In Acacia, a couple in their thirties, Mr and Mrs Kim, decide to adopt a child after years of trying to conceive themselves. When visiting a local orphanage, Mrs Kim is drawn to a painting by one of the orphans and asks to meet him. Although he is a little older than they were planning, the couple decide to go ahead with the adoption and before long, the small boy, named Kim Jin-sung, is home with them and settling into his new family. He sometimes behaves oddly, having an obsession with an acacia tree in the back garden, but the Kims put this down to his unhappy past and he soon seems to settle.
Then Mrs Kim finds herself to be pregnant. Shocked and surprised, she hastens to comfort Jin-sung, promising him that he will be just as important to her when the new baby comes along. Jin-sung is not convinced; especially when he overhears Mrs Kim’s mother making remarks about him. When the baby comes, Jin-sung’s behaviour is more and more erratic. One day, following a row with his mother, Jin-sung disappears and fails to return. The effect of his disappearance brings the Kim family to their knees…but strangely the tree, which has failed to bloom for years, suddenly bursts into bloom. Is Jin-sung trying to wreck his revenge on the family? And is he alive or dead?
There was nothing particularly outstanding about Acacia, but it is nevertheless enthralling from beginning to end. There was an excellent twist at the end that was a real surprise.
To begin with, Hye-jin Shim, who plays Mrs Kim, wasn’t particularly impressive. She did a lot of flouncing around and generally was quite obnoxious, but she did really seem to grow into the role throughout the course of the film. Mrs Kim is not a likeable character and it wasn’t particularly easy to feel much sympathy; nevertheless, her role was a particularly difficult one and she did an excellent job. The scenes she did with Jin-sung were particularly good. There was a lot of anger and grief in these scenes and it must have been very hard for Ms Shim to act in such a way in front of a young child. She also did a very good job of having a slow but steady nervous breakdown.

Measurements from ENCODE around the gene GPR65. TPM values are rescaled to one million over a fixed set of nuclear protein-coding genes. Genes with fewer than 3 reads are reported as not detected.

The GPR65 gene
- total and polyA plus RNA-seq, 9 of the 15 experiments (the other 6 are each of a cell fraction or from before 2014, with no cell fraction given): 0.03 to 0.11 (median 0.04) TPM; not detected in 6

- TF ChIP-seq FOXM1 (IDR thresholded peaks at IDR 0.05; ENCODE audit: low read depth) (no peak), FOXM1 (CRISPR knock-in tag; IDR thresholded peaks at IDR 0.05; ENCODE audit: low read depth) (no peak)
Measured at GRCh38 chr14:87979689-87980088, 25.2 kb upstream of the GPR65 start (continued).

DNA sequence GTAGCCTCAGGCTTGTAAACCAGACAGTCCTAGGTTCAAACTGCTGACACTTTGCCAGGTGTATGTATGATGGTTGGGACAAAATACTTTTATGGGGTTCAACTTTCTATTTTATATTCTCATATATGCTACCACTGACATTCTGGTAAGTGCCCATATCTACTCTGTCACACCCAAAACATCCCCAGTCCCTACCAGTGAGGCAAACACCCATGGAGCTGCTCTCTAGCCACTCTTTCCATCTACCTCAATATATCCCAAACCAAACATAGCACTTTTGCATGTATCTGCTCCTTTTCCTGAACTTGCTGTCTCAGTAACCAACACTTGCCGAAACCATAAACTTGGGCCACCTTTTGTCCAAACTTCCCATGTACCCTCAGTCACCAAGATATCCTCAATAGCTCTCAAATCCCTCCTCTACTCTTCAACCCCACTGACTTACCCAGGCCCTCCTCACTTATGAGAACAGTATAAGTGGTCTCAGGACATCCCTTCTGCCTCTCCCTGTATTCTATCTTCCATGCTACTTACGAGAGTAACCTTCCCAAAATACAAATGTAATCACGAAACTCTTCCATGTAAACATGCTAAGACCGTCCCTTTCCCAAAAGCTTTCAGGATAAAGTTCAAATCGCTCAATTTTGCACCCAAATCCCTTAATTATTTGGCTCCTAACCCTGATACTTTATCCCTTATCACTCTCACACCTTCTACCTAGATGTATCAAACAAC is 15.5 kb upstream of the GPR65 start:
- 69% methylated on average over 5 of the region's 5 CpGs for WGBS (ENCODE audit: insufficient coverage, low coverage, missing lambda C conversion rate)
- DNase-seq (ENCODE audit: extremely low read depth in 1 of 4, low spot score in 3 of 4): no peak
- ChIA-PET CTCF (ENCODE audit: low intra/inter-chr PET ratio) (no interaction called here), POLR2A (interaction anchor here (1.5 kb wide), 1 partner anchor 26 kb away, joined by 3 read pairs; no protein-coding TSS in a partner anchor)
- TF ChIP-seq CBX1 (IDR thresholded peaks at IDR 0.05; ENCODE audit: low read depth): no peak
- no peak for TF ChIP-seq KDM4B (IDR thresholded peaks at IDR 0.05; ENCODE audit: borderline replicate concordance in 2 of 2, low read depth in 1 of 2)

Little Jin-sung, played by Oh-bin Mun, was excellent. It cannot be easy to persuade a child of his young years to perform in the way that he did, but he was totally realistic and at times very creepy. However, his parents must have thought twice about letting him be involved; he had to say and do things that most parents would rather avoid.
Mr Kim is played by Jin-geun Kim. Until Jin-sung went missing, he didn’t make much of an impact, but then he suddenly seemed to change personality. He realises that his wife is slowly going mad, but instead of supporting her, he seems to suddenly turn against her and there are some quite violent scenes when he attacks and rapes her. He isn’t quite as believable as his wife, though he did an adequate job. He does have some superb scenes towards the end of the film though.
The film was directed by Ki-hyung Park, who was the director of Whispering Corridors. Compared to that, Acacia is a much more mature film. Whispering Corridors is full of strange happenings and poor special effects. The special effects in Acacia are much more subtle and believable. The cinematography is stunning at times. There is strong red theme; for example, the light shining on the acacia tree and the mad arrangement of red wool that Mrs Kim places throughout the house. This presumably is meant to remind the audience of blood, even though there is very little blood seen in the film.
The acacia tree is an interesting symbol to choose. It is not a common theme of Asian symbolism, but it is used to show the circle of life and death and how evil deeds have a far more all-encompassing reach than those immediately involved. The use of Jin-sung’s paintings, based on The Scream by Edvard Munch, were a far more effective symbol in the film. The constant appearance of the paintings throughout were really unnerving.
Acacia isn’t a masterpiece, but it is intriguing and a lot more subtle that many films of its genre. It is well worth a watch.